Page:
Ransomware Gang Creates Site for Employees to Search for their Stolen Data
The ALPHV ransomware gang, aka BlackCat, has brought extortion to a new level by creating a dedicated website that allows the customers and employees of their victim to check if their data was stolen in an attack
When ransomware gangs conduct attacks, they quietly steal corporate data. After harvesting everything of value, the threat actor starts to encrypt devices.
The stolen data is then used in double-extortion schemes, where the hackers demand a ransom payment to deliver a decryptor and prevent the public release of corporate data.
To pressure victims into paying, ransomware gangs create data leak sites where they slowly release portions of the stolen data or email customers and employees warning them that their info was stolen.
However, these extortion techniques do not always work and companies simply decide not to pay even though their corporate, employee, and customer data is at risk of being leaked.
For this reason, ransomware gangs constantly evolve their tactics to apply additional pressure on victims.
Taking extortion to the next level
Today, the AlphV/BlackCat ransomware operation began releasing allegedly stolen data that they claim was stolen from a hotel and spa in Oregon.
As part of this attack, the ransomware gang claims to have stolen 112GB of data, including employee information, such as Social Security Numbers, for 1,500 employees.
However, instead of just leaking the data on their normal Tor data leak site, the ransomware gang took it a step further and created a dedicated website allowing employees and customers to check if their data was stolen during the attack on the hotel.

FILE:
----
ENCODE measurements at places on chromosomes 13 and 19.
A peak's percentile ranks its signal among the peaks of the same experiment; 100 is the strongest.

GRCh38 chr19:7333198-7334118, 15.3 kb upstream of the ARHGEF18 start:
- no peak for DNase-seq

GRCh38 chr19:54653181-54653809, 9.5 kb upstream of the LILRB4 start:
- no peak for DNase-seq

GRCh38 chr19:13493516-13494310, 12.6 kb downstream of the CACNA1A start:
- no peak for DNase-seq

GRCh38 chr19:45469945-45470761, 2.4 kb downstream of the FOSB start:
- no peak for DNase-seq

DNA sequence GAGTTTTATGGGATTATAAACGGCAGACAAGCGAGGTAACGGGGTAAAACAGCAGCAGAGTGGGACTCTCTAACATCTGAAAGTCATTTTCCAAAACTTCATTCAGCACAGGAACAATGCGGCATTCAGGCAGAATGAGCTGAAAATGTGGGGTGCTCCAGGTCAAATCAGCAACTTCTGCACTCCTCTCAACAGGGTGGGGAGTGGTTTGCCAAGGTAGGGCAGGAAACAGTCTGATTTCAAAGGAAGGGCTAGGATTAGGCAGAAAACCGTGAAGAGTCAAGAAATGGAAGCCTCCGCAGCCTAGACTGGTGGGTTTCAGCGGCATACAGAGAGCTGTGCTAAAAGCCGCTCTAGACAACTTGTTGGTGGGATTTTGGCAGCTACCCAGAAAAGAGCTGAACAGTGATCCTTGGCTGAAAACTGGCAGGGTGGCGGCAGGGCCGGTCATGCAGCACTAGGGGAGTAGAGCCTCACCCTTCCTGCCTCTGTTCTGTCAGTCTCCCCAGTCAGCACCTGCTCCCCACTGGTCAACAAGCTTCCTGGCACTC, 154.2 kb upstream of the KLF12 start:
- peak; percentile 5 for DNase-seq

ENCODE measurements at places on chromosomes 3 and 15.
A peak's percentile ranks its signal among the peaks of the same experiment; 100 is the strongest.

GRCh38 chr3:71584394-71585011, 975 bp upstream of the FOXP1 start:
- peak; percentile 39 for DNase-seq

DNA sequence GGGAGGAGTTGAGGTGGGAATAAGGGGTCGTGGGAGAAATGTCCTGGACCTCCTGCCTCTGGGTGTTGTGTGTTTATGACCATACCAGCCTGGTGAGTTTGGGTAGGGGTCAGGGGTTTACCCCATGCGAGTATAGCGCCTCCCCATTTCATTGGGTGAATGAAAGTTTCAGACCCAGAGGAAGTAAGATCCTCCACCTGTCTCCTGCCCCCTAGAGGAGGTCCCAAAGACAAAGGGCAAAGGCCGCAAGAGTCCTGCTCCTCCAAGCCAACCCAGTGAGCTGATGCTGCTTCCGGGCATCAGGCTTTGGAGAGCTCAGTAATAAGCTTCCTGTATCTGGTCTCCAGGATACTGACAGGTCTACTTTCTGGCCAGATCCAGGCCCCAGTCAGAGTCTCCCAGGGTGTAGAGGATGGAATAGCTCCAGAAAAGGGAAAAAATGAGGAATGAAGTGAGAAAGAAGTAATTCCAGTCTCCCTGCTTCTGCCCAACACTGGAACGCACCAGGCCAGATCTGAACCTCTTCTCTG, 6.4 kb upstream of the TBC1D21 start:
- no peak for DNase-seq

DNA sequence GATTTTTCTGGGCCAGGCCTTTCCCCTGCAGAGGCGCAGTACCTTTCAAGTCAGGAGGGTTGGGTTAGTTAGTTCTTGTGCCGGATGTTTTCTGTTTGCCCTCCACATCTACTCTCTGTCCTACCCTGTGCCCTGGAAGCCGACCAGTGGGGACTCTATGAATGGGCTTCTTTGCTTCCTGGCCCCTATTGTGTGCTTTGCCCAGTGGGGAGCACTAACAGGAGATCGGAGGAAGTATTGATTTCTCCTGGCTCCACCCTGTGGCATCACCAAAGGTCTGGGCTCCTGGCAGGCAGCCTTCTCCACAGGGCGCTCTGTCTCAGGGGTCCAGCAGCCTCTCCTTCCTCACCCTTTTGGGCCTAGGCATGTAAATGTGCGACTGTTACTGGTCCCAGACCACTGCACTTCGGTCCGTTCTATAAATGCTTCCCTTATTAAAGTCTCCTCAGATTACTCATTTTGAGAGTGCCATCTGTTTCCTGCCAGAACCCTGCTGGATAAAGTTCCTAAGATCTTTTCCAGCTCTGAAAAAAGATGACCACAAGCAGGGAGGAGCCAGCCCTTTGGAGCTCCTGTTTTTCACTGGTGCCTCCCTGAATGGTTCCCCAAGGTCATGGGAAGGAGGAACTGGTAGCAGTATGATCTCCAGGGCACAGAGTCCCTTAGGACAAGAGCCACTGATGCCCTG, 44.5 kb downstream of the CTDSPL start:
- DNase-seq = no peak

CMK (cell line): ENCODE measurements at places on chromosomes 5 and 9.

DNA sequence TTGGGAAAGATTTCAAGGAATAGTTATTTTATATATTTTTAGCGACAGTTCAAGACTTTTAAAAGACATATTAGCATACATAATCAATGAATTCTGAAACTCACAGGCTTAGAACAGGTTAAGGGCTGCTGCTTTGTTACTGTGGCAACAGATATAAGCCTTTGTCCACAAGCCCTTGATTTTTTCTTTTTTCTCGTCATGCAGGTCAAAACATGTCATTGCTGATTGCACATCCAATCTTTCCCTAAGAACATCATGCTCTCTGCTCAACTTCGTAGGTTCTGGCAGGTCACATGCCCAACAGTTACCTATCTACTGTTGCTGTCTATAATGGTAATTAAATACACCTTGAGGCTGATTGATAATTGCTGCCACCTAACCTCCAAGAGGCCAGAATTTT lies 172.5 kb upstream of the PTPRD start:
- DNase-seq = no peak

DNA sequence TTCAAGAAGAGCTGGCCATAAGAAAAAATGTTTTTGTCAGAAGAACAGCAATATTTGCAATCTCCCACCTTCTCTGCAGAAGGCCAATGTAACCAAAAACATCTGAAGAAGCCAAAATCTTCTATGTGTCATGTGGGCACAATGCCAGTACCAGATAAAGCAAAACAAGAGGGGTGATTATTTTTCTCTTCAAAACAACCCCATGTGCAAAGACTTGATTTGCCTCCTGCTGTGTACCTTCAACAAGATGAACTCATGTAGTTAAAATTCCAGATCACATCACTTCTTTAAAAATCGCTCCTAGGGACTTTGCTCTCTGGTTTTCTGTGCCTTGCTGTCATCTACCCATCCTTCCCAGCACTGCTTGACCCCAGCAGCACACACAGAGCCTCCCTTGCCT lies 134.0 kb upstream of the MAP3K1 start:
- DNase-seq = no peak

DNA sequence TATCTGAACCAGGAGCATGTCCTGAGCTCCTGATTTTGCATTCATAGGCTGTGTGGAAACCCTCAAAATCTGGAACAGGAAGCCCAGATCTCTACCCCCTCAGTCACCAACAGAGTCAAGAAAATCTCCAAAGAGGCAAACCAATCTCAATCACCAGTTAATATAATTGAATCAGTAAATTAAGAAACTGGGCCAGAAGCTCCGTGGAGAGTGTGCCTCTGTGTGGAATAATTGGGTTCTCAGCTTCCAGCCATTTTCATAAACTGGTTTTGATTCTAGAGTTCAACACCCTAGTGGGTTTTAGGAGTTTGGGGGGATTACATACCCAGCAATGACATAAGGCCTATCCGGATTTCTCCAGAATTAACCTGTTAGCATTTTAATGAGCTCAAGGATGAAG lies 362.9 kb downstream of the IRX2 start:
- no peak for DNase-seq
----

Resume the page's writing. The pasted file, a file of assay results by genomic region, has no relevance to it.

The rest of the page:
Using this site, employees, customers, or anyone for that matter, can see information about hotel guests and their stays or the personal data of 1,534 employees.
While the customer guest data only contains names, arrival date, and stay costs, the employee data includes extremely sensitive information, such as names, Social Security Numbers, date of birth, phone numbers, and email addresses.
The threat actors even went as far as to create “data packs” for each employee that contain files related to that person’s employment at the hotel.
As this site is hosted on the clear web, i.e. the public internet, it is indexable by search engines, and the exposed information will likely be added to search results, potentially making this even worse for victims.
Innovative or a waste of time?
The goal of this site is clear, to scare employees and guests into demanding the hotel remove their data from the web, which can only be done by paying a ransom.
Emisosft security analyst Brett Callow, who discovered this new extortion strategy and shared it with BleepingComputer, said that while the tactic is innovative, it is too early to tell if it will pay off.
“Alphv is no doubt hoping that this tactic will increase the probability of them monetizing attacks. If companies know that information relating to their customers and employees will be made public in this manner, they may be more inclined to pay the demand to prevent it from happening – and to avoid potentially being hit with class action lawsuits,” Callow told BleepingComputer in a conversation.
“While it’s an innovative approach, it remains to be seen whether the strategy will be successful – and, of course, that will determine whether it becomes more commonplace.”
AlphV is believed to be a rebrand of the DarkSide/BlackMatter gang responsible for the attack on Colonial Pipeline, which thrust these hacking groups into the media’s attention and focused the full attention of international law enforcement and the US government.
Setting up this website with individual employee data packs was definitely a time-consuming task for the ransomware gang. We will have to wait and see whether the effort pays off.